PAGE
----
6. #56
    Member Ragnar's Avatar
    Join Date
    Jan 2004
    Location
    Fort Wayne, IN
    Age
    42
    Posts
    5,861

    Sports Logo

    Default Re: Though it won't happen...

    If Donnie wanted Rick as coach, why not promote Isiah to GM (a position he would have taken), and have Isiah bring in Rick? That would have been the ideal situation. My opinion.
    I actually agree with this. I think Isiah has GM skills where I am not yet sure that Bird does. We would have saved several million dollars possibly allowing us to keep Brad. (thats for you guys who think it was a money thing)

    The only question is how would IT and Rick work together? I am not sure it would work out. IT likes to stick his finger in the player pot a little too much. He would probably be undermining Ricks authority on a regular basis and that would be bad for the team.

    Of course if he did that Donnie would have the perfect reason to fire him as G.M. and no one could complain.

  7. #57

    Default Re: Though it won't happen...

    Let's review Jay's grading scale:
    Winning a championship = A
    Losing in game seven of The Finals = A-
    Losing in game six of The Finals = B+
    Losing in game five of The Finals = B
    Losing in game four of The Finals = B-
    Losing in game seven of the ECF = C+
    Losing in games four, five or six of the ECF = C
    Losing in East semis = C-
    Losing in first round = D
    Not making playoffs = F


    But guess what, you're right in that there are probably only four-to-five "difference making" coaches in the league - that Phil Jackson punk, JVG, Carlisle, Brownie and probably Riley (if he just allows himself to coach and not play GM in his next job.) Nellie, Pops and Adelman deserve some consideration at the next level.

    So then by your own grading scale, Jay, Rick is a C+ coach at best. That certainly wouldn't qualify as a difference maker in my book. But then, I don't agree with your grade scale. I wouldn't call someone who's made it to the ECFs two out of his three seasons as a head coach a C-level coach. By your standards, Larry Bird would have been a B-level coach. But I would contend they are both difference makers and if you're going to attach a alphabetical grade to either, I'd have to say they are both without a doubt A-level coaches. Isiah? C-level at best. At best. I never liked the guy as a coach so it would be easy for me to give him an F, but I'm trying to remain at least partially objective.

  8. #58

    Default Re: Though it won't happen...

    If Donnie wanted Rick as coach, why not promote Isiah to GM (a position he would have taken), and have Isiah bring in Rick? That would have been the ideal situation. My opinion.
    I actually agree with this. I think Isiah has GM skills where I am not yet sure that Bird does. We would have saved several million dollars possibly allowing us to keep Brad. (thats for you guys who think it was a money thing)
    I don't know that Donnie ever saw IT as his replacement the same way as he did Bird. Wasn't Bird offered ownership in his first contract(1 or 2%)? That's something IT never was offered. So I think the simple answer is Donnie or the Simons didn't see IT in that role.

    I think IT has a good eye for a certian kind of talent. I am not convienced he knows how to put a team together.
    "They could turn out to be only innocent mathematicians, I suppose," muttered Woevre's section officer, de Decker.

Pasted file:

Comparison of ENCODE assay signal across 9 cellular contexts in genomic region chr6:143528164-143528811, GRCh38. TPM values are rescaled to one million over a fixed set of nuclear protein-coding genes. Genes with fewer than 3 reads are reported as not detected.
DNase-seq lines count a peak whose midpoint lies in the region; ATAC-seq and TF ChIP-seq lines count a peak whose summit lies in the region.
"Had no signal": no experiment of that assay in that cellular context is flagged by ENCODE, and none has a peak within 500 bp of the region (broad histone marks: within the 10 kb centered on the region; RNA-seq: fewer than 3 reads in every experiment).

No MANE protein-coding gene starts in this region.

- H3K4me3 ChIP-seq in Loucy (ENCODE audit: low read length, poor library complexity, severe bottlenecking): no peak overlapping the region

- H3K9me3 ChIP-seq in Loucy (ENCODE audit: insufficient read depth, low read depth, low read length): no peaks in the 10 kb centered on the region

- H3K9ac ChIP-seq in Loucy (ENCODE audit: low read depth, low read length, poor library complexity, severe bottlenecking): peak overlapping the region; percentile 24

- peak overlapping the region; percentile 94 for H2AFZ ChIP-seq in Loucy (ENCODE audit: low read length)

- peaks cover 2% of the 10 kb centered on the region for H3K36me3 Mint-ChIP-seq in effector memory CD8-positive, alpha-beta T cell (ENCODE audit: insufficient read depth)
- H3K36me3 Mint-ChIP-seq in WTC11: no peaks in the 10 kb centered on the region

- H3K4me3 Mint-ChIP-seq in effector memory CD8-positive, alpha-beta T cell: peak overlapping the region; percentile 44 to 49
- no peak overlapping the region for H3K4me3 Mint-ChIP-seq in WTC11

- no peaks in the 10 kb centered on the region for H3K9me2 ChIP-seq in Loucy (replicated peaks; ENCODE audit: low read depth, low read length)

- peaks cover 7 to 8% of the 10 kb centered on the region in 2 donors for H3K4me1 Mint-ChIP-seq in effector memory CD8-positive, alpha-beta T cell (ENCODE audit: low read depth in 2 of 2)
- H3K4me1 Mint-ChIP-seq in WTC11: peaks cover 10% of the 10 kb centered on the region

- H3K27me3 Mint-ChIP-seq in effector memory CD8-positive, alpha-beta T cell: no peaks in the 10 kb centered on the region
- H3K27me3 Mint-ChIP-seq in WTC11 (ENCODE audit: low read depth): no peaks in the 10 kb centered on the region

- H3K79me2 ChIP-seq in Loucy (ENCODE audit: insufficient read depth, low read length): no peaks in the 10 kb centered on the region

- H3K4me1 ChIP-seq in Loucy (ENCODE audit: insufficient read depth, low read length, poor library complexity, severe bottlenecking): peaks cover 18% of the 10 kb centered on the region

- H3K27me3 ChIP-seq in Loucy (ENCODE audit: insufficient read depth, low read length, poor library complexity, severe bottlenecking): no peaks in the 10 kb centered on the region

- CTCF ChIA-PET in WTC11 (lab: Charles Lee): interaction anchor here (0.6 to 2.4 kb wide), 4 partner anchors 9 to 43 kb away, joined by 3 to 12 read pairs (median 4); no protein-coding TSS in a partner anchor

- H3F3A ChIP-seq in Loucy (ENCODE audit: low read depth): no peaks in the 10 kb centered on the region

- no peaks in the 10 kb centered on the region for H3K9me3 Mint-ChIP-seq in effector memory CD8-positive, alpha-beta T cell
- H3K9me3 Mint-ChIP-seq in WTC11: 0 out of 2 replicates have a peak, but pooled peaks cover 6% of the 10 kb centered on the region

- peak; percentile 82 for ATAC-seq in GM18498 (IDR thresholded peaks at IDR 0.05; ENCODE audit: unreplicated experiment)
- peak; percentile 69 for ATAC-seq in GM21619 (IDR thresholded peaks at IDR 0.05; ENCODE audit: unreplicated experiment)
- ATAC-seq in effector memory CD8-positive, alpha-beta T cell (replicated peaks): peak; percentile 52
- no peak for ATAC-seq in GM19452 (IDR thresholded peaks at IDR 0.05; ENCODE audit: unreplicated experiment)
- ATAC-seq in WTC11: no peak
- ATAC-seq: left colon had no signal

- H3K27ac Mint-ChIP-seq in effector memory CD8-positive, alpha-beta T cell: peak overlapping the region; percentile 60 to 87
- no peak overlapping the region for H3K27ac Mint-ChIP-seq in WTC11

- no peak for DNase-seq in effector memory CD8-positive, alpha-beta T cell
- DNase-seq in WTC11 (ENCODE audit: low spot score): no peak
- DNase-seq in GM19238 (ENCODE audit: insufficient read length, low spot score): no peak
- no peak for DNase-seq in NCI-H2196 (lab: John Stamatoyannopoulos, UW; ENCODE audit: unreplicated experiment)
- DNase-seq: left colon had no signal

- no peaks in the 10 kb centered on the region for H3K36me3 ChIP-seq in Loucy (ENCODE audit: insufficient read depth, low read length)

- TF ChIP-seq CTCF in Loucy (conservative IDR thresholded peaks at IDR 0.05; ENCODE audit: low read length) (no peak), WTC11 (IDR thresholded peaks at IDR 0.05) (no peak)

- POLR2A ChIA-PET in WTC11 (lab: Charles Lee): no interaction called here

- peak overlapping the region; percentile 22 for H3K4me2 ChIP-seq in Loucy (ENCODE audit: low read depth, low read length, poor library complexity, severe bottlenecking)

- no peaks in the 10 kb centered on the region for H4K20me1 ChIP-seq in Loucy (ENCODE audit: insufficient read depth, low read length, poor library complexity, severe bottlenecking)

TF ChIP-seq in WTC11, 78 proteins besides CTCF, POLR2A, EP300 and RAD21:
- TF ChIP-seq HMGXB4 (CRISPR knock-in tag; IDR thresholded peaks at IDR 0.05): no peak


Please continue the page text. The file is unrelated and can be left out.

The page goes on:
"'Only.'" Woevre was amused. "Someday you'll explain to me how that's possible. Seeing that, on the face of it, all mathematics leads, doesn't it, sooner or later, to some kind of human suffering."

  9. #59

    Default Re: Though it won't happen...

    No, I don't think that he should NOT have been fired after a certain point. I take issue to them saying to JO that Thomas would stay, then do a complete 180 right after they sign JO. That's slimey business, and unbecoming a classy org like Indy. I would have had no problem with Isiah as coach this year. At present, I also have no problem with Carlisle being coach. Isiah himself said it best: If Donnie wanted Rick as coach, why not promote Isiah to GM (a position he would have taken), and have Isiah bring in Rick? That would have been the ideal situation. My opinion.

    Side note: The one person I'm not thrilled about is Bird. He has yet to show me he can run an org effectively.

    I completely disagree with this.

    1.) When is a good time to fire a person? When is a good time to be fired? Ask Chaney? Bet he'd say the same thing most people would. Never. New GM in, existing coach out. Happened in Indy. Happened in New York. Isiah had it done to him, he turns around and does it someone else. You'd think he'd have more compassion, but hey, even Isiah understands, it's business.

    2.) Bird has yet to show you he can run an organization effectively? I didn't know he was answering to you. And I would say that firing Isiah and hiring Rick trumps anything Isiah has done in New York to date. Bird has been on the job for 8 months. And he's still answering to Walsh. I bet Donnie has an entirely different opinion on this than you do, and seeing as he's the one Bird answers to, it's the only opinion that matters. Not yours.

  10. #60
    NewYawk
    Guest

    Default Re: Though it won't happen...

    Bulletproff: You are entitled to think what you want. Bird firing Isiah the way he did was sleazy, IMO. They'd re-signed JO and told him to his face that Thomas would be retained. Then, they broke their word. Sleazy business practice. Unbecoming the Pacers.

    And to address this statement:"I didn't know [Bird] was answering to you?"



    What's THAT about? Yes, he does answer to me. I'm a paying fan. He also answeres to you too. And while were on the subject of Donnie, I will remind you that Walsh had ZERO problems with Thomas, nor did he say Thomas was responsible for the playoff meltdown. Bird said he wanted to work with Rick. Donnie, having recently hired Bird, gave in and allowed Bird to fire Thomas.